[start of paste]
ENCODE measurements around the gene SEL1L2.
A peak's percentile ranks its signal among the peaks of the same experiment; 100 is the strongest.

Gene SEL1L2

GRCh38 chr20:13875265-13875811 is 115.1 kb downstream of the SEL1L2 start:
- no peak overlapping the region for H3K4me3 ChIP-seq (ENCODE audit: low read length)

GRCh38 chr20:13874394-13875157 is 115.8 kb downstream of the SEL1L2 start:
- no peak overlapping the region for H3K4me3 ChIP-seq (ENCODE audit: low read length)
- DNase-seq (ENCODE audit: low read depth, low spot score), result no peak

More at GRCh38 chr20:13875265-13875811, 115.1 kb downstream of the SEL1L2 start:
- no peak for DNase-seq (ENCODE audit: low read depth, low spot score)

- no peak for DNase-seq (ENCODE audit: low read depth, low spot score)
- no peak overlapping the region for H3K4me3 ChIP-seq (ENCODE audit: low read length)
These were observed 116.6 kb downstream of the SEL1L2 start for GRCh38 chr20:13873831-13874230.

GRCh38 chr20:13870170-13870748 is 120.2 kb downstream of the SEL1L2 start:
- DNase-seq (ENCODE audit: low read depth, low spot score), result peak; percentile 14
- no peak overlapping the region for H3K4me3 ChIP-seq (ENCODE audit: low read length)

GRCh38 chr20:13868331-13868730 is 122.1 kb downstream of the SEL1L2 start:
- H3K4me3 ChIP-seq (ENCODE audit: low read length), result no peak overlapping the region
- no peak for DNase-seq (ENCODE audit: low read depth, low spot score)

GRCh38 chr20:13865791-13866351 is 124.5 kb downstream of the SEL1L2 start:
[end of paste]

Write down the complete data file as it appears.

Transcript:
ENCODE measurements around the gene SEL1L2.
A peak's percentile ranks its signal among the peaks of the same experiment; 100 is the strongest.

Gene SEL1L2

GRCh38 chr20:13875265-13875811 is 115.1 kb downstream of the SEL1L2 start:
- no peak overlapping the region for H3K4me3 ChIP-seq (ENCODE audit: low read length)

GRCh38 chr20:13874394-13875157 is 115.8 kb downstream of the SEL1L2 start:
- no peak overlapping the region for H3K4me3 ChIP-seq (ENCODE audit: low read length)
- DNase-seq (ENCODE audit: low read depth, low spot score), result no peak

More at GRCh38 chr20:13875265-13875811, 115.1 kb downstream of the SEL1L2 start:
- no peak for DNase-seq (ENCODE audit: low read depth, low spot score)

- no peak for DNase-seq (ENCODE audit: low read depth, low spot score)
- no peak overlapping the region for H3K4me3 ChIP-seq (ENCODE audit: low read length)
These were observed 116.6 kb downstream of the SEL1L2 start for GRCh38 chr20:13873831-13874230.

GRCh38 chr20:13870170-13870748 is 120.2 kb downstream of the SEL1L2 start:
- DNase-seq (ENCODE audit: low read depth, low spot score), result peak; percentile 14
- no peak overlapping the region for H3K4me3 ChIP-seq (ENCODE audit: low read length)

GRCh38 chr20:13868331-13868730 is 122.1 kb downstream of the SEL1L2 start:
- H3K4me3 ChIP-seq (ENCODE audit: low read length), result no peak overlapping the region
- no peak for DNase-seq (ENCODE audit: low read depth, low spot score)

GRCh38 chr20:13865791-13866351 is 124.5 kb downstream of the SEL1L2 start: